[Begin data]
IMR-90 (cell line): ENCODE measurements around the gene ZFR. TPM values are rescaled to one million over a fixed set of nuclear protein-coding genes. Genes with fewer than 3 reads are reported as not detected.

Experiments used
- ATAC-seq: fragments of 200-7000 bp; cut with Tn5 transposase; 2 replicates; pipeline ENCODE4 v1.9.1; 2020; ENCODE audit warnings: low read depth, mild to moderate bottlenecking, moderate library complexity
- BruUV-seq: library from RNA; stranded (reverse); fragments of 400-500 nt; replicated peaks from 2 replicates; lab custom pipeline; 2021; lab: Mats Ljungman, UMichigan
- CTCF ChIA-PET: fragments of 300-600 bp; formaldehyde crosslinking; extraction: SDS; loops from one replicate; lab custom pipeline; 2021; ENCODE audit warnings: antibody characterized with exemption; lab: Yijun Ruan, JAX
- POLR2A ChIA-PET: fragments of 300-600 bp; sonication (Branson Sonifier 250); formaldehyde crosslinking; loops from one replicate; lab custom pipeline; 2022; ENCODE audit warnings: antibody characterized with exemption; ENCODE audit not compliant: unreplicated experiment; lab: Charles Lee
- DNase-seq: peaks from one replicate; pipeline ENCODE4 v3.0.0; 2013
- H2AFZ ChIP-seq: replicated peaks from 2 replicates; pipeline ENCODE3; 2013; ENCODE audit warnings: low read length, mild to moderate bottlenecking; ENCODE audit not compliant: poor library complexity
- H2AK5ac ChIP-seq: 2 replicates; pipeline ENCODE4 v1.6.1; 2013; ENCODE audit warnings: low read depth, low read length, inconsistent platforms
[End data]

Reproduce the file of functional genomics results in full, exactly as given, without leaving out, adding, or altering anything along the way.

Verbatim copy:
IMR-90 (cell line): ENCODE measurements around the gene ZFR. TPM values are rescaled to one million over a fixed set of nuclear protein-coding genes. Genes with fewer than 3 reads are reported as not detected.

Experiments used
- ATAC-seq: fragments of 200-7000 bp; cut with Tn5 transposase; 2 replicates; pipeline ENCODE4 v1.9.1; 2020; ENCODE audit warnings: low read depth, mild to moderate bottlenecking, moderate library complexity
- BruUV-seq: library from RNA; stranded (reverse); fragments of 400-500 nt; replicated peaks from 2 replicates; lab custom pipeline; 2021; lab: Mats Ljungman, UMichigan
- CTCF ChIA-PET: fragments of 300-600 bp; formaldehyde crosslinking; extraction: SDS; loops from one replicate; lab custom pipeline; 2021; ENCODE audit warnings: antibody characterized with exemption; lab: Yijun Ruan, JAX
- POLR2A ChIA-PET: fragments of 300-600 bp; sonication (Branson Sonifier 250); formaldehyde crosslinking; loops from one replicate; lab custom pipeline; 2022; ENCODE audit warnings: antibody characterized with exemption; ENCODE audit not compliant: unreplicated experiment; lab: Charles Lee
- DNase-seq: peaks from one replicate; pipeline ENCODE4 v3.0.0; 2013
- H2AFZ ChIP-seq: replicated peaks from 2 replicates; pipeline ENCODE3; 2013; ENCODE audit warnings: low read length, mild to moderate bottlenecking; ENCODE audit not compliant: poor library complexity
- H2AK5ac ChIP-seq: 2 replicates; pipeline ENCODE4 v1.6.1; 2013; ENCODE audit warnings: low read depth, low read length, inconsistent platforms